Nurses ‘fight back’ against government’s civil requisition

Within hours of the government announcing a civil requisition to break the ‘surgical strike’ ongoing in four hospital centres, nurses syndicates had regrouped and come up with a plan.

Giving a press conference this (Friday) morning, the nuts and bolts involve a rigid work-to-rule – to be extended beyond the few operating theatres affected to take in over 20,000 nurses nationwide – as well as a court bid to try and stymy the government.

If ruling PS Socialists thought they had ‘come up with the answer’ to this bitter dispute, they may have to think again.

Talking to Público, José Azevedo president of SEP (the Syndicate of Nurses) said: “Our proposal is to do no more than is legal and correct.

“We will decide what is legal and correct”, he added, explaining “we will not attend non-urgent patients in A&E, we will not work beyond our normal work timetables – 35 hours a week with two consecutive days off – and we will not attend patients brought in to fill surgical services”.

The net result, he agreed, is that hospital waiting lists – which already see patients waiting years for operations – will simply get longer.

Azevedo attempted to explain his members points of view as support within the wider country is almost certainly waning.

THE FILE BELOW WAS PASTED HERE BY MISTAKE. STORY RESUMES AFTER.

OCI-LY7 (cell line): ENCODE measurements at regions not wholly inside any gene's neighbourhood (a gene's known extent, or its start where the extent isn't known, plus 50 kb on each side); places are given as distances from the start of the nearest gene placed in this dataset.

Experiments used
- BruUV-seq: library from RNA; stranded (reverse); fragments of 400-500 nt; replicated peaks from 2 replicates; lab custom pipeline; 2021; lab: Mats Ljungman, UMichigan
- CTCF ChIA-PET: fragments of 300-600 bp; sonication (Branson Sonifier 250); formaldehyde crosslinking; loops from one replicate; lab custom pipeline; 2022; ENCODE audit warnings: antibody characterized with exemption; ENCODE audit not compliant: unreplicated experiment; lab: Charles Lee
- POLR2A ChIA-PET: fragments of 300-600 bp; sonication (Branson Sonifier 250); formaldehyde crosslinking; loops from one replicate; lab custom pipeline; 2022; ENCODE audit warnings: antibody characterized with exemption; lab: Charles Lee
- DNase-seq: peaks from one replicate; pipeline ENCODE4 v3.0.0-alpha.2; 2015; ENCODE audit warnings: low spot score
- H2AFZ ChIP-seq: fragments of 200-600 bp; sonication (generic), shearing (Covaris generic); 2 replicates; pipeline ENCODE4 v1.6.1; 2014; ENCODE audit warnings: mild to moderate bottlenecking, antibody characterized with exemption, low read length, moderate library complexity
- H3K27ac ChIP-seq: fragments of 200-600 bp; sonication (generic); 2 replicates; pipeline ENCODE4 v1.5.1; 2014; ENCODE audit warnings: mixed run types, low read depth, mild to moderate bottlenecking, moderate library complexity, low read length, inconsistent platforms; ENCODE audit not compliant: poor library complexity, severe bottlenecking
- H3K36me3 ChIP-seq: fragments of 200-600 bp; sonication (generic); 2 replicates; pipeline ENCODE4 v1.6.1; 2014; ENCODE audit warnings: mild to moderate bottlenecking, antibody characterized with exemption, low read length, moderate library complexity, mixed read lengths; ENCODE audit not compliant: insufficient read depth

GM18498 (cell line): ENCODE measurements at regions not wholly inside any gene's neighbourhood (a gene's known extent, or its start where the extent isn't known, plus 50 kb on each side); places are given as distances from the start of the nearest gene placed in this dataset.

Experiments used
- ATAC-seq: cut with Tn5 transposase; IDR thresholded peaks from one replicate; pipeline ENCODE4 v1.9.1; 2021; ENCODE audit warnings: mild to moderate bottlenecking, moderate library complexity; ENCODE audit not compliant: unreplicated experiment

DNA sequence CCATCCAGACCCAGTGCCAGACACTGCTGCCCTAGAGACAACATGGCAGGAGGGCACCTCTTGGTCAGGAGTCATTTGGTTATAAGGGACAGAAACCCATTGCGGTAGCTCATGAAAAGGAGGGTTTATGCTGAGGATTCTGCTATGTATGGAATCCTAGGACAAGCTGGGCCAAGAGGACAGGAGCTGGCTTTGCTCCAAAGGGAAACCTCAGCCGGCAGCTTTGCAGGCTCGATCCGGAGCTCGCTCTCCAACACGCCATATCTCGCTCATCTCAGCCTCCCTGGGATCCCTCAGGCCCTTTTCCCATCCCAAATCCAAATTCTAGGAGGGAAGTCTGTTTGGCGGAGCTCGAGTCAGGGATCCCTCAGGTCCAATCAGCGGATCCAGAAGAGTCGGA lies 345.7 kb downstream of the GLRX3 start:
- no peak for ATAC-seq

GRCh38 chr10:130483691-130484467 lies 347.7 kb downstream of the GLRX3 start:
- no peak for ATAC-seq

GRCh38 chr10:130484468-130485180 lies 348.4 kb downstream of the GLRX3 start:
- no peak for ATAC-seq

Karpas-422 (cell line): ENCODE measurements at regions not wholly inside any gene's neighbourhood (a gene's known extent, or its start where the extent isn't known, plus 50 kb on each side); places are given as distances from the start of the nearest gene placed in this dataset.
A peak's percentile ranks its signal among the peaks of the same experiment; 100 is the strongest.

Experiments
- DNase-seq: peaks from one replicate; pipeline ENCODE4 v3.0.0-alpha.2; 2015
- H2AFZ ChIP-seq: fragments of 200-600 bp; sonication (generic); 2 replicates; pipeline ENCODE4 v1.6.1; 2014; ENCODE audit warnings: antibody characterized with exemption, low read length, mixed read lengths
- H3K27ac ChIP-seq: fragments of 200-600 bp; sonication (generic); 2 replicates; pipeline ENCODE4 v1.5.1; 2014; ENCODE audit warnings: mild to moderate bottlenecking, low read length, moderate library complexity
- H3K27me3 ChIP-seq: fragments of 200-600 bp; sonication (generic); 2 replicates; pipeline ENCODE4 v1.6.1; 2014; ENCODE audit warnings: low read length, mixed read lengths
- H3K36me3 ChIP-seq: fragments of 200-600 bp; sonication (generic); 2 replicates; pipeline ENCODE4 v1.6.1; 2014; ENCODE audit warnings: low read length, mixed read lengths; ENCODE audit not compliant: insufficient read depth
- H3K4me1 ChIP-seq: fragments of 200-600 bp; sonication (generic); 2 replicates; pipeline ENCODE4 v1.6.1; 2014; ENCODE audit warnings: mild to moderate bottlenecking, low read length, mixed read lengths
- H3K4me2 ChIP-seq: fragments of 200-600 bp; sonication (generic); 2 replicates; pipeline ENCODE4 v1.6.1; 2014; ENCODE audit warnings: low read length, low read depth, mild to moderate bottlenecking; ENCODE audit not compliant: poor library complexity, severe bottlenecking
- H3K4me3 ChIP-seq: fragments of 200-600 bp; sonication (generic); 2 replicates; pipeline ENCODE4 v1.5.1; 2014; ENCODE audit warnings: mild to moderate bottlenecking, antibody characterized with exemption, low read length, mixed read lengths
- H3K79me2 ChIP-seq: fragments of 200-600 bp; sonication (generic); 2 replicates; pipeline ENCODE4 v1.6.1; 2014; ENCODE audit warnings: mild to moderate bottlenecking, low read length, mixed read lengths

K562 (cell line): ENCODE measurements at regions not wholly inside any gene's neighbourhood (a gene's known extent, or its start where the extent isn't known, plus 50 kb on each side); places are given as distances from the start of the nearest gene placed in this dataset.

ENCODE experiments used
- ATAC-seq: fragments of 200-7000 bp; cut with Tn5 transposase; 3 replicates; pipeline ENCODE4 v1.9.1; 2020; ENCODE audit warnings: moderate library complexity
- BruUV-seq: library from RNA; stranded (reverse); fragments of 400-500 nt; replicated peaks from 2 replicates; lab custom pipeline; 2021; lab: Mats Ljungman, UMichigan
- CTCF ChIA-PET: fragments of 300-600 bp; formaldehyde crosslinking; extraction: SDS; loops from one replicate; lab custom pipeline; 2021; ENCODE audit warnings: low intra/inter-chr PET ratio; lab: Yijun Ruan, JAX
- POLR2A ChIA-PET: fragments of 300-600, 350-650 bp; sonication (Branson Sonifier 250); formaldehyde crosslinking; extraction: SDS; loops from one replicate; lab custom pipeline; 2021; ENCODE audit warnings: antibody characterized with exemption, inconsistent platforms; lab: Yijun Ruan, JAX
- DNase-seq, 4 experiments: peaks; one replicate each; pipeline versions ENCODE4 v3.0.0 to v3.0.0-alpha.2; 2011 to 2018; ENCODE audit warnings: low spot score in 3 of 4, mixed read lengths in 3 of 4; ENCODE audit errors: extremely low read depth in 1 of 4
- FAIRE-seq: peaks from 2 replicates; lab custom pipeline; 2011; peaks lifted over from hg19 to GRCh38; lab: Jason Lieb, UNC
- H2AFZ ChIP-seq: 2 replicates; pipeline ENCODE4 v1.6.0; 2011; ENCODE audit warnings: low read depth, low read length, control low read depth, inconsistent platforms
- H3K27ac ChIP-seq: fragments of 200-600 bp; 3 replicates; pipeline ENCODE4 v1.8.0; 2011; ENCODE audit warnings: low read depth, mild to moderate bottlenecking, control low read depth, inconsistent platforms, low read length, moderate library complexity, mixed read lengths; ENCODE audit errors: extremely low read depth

To date, thousands of surgeries which people have been waiting months if not years for have been cancelled/ postponed.

This is not about money, stressed Azevedo, but about re-negotiating a collective career structure.

It has been a year and a half of ‘waiting’ to the point that nurses now are ‘exploding’, he said, criticising prime minister António Costa for “appearing” as if he is acting in the interest of the people by ‘coming down hard’ on this public sector service.

Elsewhere, Sindepor (the democratic syndicate of nurses) has said it will be lodging a ‘providência cautelar’ through the courts to try and block the government’s civil requisition.

Today, there have been more protests in Lisbon, while the civil requisition, for the time being, has halted the strike in four of seven hospitals affected: Porto’s Santo António and S. João, the Entre o Douro e Vouga Santa Maria da Feira, and Tondela/ Viseu.

Ironically February 8 is the day the strike is being widened to take in operating theatre schedules in State hospitals in Coimbra, Lisbon and Setúbal.

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